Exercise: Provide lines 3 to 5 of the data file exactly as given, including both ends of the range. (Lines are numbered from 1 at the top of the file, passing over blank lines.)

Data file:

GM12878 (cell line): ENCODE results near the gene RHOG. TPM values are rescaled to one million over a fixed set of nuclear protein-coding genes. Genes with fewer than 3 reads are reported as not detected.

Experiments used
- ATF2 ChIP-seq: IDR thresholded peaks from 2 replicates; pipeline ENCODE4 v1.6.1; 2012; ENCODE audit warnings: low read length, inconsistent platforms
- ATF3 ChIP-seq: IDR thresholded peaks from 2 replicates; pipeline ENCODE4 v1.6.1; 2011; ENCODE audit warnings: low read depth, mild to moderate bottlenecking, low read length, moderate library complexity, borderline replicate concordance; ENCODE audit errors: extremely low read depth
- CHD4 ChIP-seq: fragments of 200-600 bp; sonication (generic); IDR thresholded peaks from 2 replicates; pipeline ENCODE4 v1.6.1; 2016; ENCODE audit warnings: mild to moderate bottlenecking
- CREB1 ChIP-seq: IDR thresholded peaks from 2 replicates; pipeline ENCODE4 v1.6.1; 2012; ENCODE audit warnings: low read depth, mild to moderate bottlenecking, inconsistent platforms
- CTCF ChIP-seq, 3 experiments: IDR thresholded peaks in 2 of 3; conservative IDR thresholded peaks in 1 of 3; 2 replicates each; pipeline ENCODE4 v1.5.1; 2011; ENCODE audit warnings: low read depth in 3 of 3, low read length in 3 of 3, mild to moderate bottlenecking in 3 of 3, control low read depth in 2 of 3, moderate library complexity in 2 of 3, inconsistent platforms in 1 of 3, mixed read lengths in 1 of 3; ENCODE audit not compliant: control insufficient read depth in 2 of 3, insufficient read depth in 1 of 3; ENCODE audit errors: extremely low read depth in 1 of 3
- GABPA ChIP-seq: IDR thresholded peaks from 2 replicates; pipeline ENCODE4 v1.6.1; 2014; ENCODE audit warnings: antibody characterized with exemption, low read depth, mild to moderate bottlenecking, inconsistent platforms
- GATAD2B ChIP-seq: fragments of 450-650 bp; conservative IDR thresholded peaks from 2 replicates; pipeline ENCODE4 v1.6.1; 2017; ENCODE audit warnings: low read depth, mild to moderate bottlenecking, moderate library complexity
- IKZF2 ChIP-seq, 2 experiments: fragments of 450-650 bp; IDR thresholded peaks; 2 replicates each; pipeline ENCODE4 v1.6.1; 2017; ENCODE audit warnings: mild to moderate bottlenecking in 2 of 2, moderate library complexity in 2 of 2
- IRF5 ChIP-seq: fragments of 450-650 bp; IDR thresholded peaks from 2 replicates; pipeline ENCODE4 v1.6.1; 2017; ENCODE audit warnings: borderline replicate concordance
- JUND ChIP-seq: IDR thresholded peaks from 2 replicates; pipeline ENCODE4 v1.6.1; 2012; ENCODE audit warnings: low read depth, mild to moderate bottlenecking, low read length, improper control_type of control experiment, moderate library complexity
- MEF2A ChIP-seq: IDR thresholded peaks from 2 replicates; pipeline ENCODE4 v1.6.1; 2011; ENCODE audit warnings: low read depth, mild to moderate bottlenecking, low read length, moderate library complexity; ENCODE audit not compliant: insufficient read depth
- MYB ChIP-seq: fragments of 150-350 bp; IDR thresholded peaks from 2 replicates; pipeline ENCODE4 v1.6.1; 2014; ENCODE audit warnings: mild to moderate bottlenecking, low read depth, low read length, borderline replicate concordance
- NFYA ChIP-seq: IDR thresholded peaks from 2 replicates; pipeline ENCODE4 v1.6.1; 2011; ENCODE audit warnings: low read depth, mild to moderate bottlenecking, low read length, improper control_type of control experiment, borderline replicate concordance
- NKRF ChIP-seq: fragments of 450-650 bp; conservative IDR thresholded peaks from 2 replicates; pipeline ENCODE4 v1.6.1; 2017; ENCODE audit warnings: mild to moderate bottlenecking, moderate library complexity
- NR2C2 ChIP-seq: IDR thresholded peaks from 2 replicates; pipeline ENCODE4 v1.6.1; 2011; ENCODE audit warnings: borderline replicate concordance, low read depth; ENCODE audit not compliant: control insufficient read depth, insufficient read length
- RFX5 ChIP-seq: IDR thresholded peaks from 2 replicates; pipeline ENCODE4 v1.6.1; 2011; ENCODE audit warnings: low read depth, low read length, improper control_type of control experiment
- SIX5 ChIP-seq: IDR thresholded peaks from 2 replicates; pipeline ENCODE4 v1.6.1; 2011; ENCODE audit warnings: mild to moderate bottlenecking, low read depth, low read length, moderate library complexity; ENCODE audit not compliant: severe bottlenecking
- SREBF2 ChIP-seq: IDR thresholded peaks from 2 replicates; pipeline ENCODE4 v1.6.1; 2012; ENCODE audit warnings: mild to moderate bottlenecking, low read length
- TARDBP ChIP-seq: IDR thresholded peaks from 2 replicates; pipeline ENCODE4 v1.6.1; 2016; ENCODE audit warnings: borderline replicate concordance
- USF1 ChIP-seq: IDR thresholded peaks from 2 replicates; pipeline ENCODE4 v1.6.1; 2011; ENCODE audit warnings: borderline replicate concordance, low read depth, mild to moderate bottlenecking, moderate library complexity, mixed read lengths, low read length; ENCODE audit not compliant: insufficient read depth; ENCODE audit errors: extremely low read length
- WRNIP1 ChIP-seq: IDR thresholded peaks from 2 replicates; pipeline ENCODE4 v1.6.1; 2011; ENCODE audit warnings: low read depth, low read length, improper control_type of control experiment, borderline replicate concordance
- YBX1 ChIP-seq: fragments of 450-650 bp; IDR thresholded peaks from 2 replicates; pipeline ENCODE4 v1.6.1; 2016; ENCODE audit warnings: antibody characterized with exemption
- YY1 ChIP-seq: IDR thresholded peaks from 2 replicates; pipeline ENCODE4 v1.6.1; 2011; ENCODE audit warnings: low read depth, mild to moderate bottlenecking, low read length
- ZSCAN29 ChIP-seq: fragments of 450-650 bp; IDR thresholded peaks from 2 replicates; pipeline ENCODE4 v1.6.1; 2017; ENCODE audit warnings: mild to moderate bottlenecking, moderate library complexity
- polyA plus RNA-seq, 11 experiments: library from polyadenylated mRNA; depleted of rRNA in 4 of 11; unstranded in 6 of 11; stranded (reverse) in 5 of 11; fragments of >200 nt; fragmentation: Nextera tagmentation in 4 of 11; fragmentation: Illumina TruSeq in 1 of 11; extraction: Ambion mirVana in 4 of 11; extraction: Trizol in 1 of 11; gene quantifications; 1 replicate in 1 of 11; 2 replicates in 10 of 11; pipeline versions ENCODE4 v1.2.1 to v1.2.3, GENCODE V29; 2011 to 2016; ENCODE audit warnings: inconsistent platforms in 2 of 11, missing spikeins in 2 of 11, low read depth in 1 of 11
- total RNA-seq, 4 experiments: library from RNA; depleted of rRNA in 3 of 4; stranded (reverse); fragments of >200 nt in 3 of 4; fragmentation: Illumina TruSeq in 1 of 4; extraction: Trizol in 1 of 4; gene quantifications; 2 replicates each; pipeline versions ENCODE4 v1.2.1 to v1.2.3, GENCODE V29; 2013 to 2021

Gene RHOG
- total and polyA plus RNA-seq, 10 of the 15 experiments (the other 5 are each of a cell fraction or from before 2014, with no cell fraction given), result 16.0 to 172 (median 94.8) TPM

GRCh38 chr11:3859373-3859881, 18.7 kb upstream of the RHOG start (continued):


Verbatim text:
- ATF2 ChIP-seq: IDR thresholded peaks from 2 replicates; pipeline ENCODE4 v1.6.1; 2012; ENCODE audit warnings: low read length, inconsistent platforms
- ATF3 ChIP-seq: IDR thresholded peaks from 2 replicates; pipeline ENCODE4 v1.6.1; 2011; ENCODE audit warnings: low read depth, mild to moderate bottlenecking, low read length, moderate library complexity, borderline replicate concordance; ENCODE audit errors: extremely low read depth
- CHD4 ChIP-seq: fragments of 200-600 bp; sonication (generic); IDR thresholded peaks from 2 replicates; pipeline ENCODE4 v1.6.1; 2016; ENCODE audit warnings: mild to moderate bottlenecking